PCOS: The Cousin of Diabetes
PCOS: The Cousin of Diabetes
 

Have you ever heard of polycystic ovary syndrome (or PCOS)?

If not, don’t worry, as many people haven’t. Yet it’s estimated that 5 to 10 percent of women in the U.S. (about 5 million!) have this syndrome, whose wide variety of symptoms often affect their reproductive health in ways that can be truly devastating, including infertility.

September is PCOS Awareness Month, which makes this a good opportunity to learn more about this endocrine system disorder and its link to diabetes. Here’s what you need to know.

So what is PCOS? How do I know if I have it?

PCOS is a condition that causes an imbalance of female sex hormones. It is the number-one cause of female infertility.

Why is this? Well, a woman’s ovaries have follicles, which are tiny, fluid-filled sacs that hold the eggs. When an egg is mature, the follicle releases the egg so it can travel to the uterus for fertilization. In women with PCOS, immature follicles bunch together to form large cysts or lumps. The eggs mature within the bunched follicles, but the follicles don’t break open to release them.

As a result, women with PCOS often don’t have menstrual periods or only have periods on occasion. Because the eggs are not released, most have trouble getting pregnant.

Though most commonly diagnosed in women of reproductive age, PCOS can be diagnosed in any phase of life—in girls as young as 8 to 9 years old, up through post-menopause.

Here are the most common signs and symptoms of PCOS:

  • Irregular or no menstrual cycles
  • Heavy or prolonged bleeding
  • Painful periods
  • Inability to get pregnant
  • High levels of androgen hormones (such as testosterone)
  • Cysts on the ovaries
  • Acne
  • Excess hair on the face or body
  • Darker patches of skin in neck folds, armpits, folds in waistline or groin

Not everyone with PCOS will have all of these signs, as it can present itself in a variety of ways in different people.

Unfortunately, women with PCOS often don’t know they have it. To complicate matters, there’s no one simple blood test or scan that produces a PCOS diagnosis. Doctors first have to rule out other conditions such as thyroid disease, early menopause or adrenal gland disorders that could trigger the same symptoms.

Diagnosing PCOS involves several steps. Doctors will check for swelling of cysts on the ovaries, sometimes using an ultrasound. If your doctor suspects PCOS, he or she may recommend blood tests to measure hormone levels and check insulin and glucose levels, as PCOS causes insulin resistance, the hallmark of type 2 diabetes.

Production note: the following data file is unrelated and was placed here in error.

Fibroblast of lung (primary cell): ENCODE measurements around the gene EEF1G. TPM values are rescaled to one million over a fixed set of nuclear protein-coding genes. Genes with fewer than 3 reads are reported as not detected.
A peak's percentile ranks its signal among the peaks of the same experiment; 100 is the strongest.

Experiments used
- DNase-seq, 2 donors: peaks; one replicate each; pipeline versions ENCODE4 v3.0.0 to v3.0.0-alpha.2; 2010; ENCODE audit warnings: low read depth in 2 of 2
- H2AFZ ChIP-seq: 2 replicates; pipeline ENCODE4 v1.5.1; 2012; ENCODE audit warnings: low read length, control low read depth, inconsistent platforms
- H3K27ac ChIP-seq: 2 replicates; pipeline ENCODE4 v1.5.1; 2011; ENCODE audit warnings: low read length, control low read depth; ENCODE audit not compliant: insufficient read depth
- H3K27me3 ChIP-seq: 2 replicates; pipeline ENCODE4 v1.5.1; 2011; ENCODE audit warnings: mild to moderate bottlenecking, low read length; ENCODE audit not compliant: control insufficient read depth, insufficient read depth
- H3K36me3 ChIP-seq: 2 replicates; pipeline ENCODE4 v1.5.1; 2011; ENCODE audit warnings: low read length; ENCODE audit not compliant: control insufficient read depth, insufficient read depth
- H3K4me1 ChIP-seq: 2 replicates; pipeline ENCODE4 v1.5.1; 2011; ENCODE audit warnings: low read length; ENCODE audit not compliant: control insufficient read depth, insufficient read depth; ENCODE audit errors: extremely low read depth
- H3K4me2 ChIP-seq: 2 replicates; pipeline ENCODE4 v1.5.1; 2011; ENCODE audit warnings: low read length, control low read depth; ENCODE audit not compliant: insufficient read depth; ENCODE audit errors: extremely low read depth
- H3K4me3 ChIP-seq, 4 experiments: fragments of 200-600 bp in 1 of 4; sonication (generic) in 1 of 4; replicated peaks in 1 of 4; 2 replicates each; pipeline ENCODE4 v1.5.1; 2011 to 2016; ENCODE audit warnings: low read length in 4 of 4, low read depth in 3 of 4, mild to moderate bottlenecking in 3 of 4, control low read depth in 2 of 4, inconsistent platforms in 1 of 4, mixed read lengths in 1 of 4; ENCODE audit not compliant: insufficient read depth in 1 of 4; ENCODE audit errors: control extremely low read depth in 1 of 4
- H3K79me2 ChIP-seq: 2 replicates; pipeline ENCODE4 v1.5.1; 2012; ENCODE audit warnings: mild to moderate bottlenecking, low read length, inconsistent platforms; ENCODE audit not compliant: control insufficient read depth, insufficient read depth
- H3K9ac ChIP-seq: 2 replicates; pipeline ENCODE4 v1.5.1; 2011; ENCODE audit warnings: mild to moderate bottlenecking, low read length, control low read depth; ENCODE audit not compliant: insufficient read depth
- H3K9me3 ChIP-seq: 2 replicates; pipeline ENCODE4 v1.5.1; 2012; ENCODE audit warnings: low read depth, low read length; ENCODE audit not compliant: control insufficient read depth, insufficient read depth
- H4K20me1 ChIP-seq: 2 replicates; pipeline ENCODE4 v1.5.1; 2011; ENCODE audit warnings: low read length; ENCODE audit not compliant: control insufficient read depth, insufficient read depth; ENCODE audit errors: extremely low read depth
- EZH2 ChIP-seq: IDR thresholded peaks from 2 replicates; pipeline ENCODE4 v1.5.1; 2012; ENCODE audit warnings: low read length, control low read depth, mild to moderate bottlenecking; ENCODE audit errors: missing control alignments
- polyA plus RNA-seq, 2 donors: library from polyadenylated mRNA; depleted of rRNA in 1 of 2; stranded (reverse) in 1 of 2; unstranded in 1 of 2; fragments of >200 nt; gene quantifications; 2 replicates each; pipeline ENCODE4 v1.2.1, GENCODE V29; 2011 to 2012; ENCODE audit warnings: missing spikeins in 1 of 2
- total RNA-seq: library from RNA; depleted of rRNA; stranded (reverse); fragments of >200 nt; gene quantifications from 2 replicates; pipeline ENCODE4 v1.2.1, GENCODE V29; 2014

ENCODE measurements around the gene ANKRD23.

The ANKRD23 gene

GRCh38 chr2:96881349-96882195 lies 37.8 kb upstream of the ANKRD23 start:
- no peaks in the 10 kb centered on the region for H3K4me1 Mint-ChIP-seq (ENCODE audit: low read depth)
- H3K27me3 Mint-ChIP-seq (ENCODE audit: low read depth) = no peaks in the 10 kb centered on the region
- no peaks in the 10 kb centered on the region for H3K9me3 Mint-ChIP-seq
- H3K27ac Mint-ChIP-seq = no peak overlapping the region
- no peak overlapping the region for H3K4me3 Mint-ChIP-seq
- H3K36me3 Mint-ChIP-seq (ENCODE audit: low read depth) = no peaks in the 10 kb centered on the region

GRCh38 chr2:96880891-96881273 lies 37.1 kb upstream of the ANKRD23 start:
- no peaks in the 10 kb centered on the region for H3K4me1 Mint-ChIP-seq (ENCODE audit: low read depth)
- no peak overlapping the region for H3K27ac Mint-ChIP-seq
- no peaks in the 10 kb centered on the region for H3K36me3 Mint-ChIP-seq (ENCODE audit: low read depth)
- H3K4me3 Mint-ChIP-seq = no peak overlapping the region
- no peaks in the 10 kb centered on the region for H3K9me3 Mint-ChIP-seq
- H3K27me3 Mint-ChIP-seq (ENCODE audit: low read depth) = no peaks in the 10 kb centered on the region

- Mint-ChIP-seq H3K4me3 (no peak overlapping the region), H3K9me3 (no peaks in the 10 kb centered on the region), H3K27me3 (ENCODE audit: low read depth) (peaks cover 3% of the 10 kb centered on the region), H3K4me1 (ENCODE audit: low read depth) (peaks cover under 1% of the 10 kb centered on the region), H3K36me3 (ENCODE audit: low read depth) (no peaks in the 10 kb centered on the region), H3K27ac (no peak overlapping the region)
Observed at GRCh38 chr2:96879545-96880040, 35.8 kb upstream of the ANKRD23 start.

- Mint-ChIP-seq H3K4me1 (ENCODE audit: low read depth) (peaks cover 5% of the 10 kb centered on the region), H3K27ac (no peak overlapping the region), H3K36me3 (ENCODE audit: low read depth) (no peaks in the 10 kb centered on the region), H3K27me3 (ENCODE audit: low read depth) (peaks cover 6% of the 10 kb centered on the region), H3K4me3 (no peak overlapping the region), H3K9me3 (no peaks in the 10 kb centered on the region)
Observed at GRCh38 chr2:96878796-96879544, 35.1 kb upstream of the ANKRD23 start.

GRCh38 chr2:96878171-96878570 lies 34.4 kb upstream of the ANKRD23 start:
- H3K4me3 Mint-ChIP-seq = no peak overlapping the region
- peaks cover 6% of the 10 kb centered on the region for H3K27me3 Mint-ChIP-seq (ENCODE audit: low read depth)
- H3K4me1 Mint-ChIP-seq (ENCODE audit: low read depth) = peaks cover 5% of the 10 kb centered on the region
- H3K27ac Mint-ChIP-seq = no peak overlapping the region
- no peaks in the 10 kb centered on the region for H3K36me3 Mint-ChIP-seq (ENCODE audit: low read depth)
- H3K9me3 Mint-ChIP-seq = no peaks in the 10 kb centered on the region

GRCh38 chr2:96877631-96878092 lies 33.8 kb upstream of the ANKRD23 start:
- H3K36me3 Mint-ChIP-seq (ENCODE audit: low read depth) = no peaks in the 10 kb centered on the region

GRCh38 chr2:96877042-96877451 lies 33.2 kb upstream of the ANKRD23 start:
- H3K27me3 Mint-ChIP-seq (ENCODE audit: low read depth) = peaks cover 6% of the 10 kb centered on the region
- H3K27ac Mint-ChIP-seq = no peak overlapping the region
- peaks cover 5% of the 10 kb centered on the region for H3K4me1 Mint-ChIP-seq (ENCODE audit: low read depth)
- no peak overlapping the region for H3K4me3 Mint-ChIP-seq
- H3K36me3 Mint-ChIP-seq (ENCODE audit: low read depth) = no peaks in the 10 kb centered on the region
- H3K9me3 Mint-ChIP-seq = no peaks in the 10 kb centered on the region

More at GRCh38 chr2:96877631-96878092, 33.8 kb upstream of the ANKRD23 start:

Causes and Connection to Diabetes

No one knows the exact cause of PCOS, but studies are investigating whether it’s genetic. Not everyone with PCOS genes develops the condition, though, so researchers are also looking for lifestyle factors that affect the risks for PCOS.

Most experts agree PCOS is related to body weight, as many women with PCOS are overweight or obese. But if you are overweight, weight loss of just 5 percent can improve PCOS symptoms. Extra body weight might be part of the connection between PCOS and type 2 diabetes, but almost half the women with PCOS are lean, so something’s missing from the story.

Women with type 1 diabetes are at increased risk for PCOS, further suggesting that insulin may be a key player. A possible link between PCOS and type 1 diabetes may be that the large swings in insulin levels that accompany insulin injections may place extra stress on the ovaries. Likewise for people with type 2, who tend to have high levels of insulin in the early stages of diabetes because their bodies whip it out to fight their insulin resistance.

But why should a woman’s ovaries mind a little extra insulin? Researchers suggest that raised insulin has a direct effect on them, enhancing testosterone levels, which may be behind PCOS. More research is needed before we really find out the cause of PCOS.

How is PCOS Treated?

Because there is no cure for PCOS, it needs to be managed to prevent further problems. Birth control pills are most commonly prescribed for this purpose and can help regulate menstruation, reduce androgen levels and clear acne.

For women wanting to get pregnant, a drug that induces ovulation often has good results. Some doctors are also seeing improvements with patients using metformin, frequently used for people with type 2 diabetes, to lower blood glucose. A healthy diet and regular exercise can help lessen the symptoms of PCOS as well.

 

Ref: American Diabetes Association

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